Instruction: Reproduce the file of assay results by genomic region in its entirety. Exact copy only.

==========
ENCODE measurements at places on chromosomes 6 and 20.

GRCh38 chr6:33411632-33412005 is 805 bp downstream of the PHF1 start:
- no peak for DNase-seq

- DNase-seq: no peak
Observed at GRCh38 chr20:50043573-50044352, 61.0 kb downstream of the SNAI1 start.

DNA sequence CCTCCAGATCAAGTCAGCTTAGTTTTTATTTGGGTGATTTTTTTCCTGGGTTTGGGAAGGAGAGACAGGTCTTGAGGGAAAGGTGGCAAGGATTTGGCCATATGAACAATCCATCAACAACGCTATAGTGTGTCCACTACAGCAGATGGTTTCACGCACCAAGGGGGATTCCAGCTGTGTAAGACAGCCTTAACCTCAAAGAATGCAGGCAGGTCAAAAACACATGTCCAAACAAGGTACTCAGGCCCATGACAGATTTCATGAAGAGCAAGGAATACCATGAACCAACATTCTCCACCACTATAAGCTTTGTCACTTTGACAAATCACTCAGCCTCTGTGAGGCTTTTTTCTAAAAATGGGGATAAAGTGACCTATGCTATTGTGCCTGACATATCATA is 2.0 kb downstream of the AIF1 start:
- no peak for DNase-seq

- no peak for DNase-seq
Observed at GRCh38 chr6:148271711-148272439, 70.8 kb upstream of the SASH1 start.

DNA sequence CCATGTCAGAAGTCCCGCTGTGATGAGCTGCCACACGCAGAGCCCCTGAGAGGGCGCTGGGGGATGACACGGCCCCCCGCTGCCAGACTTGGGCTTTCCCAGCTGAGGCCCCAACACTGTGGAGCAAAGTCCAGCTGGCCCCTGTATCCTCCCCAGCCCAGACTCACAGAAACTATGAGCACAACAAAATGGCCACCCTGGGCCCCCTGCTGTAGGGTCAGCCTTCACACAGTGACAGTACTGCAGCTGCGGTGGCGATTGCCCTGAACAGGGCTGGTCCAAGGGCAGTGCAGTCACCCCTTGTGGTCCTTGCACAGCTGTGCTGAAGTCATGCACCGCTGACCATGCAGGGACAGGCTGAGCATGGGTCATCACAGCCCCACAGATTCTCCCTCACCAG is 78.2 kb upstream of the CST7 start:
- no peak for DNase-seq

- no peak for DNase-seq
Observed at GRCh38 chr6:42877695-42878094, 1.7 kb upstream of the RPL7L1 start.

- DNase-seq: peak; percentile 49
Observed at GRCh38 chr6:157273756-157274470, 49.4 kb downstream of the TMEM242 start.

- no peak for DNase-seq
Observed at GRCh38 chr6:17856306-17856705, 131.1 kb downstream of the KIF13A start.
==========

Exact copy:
ENCODE measurements at places on chromosomes 6 and 20.

GRCh38 chr6:33411632-33412005 is 805 bp downstream of the PHF1 start:
- no peak for DNase-seq

- DNase-seq: no peak
Observed at GRCh38 chr20:50043573-50044352, 61.0 kb downstream of the SNAI1 start.

DNA sequence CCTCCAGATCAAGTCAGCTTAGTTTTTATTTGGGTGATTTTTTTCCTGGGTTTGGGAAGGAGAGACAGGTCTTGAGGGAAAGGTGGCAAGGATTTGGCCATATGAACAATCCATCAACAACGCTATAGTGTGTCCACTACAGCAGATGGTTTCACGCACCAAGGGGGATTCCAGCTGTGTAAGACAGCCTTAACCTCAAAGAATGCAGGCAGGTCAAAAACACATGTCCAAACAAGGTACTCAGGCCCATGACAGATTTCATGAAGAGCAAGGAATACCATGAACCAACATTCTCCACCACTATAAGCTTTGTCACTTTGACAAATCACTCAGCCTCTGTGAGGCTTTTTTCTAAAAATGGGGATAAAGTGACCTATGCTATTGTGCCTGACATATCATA is 2.0 kb downstream of the AIF1 start:
- no peak for DNase-seq

- no peak for DNase-seq
Observed at GRCh38 chr6:148271711-148272439, 70.8 kb upstream of the SASH1 start.

DNA sequence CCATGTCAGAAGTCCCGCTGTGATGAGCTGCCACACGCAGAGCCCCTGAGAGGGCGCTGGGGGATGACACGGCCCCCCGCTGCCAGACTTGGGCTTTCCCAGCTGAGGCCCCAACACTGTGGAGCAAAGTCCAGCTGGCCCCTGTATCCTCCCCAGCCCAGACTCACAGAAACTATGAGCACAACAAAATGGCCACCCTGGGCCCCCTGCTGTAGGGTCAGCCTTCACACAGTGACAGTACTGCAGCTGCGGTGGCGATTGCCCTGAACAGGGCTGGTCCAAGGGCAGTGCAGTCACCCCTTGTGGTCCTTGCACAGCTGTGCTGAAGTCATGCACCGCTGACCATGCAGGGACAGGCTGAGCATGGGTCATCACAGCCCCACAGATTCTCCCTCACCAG is 78.2 kb upstream of the CST7 start:
- no peak for DNase-seq

- no peak for DNase-seq
Observed at GRCh38 chr6:42877695-42878094, 1.7 kb upstream of the RPL7L1 start.

- DNase-seq: peak; percentile 49
Observed at GRCh38 chr6:157273756-157274470, 49.4 kb downstream of the TMEM242 start.

- no peak for DNase-seq
Observed at GRCh38 chr6:17856306-17856705, 131.1 kb downstream of the KIF13A start.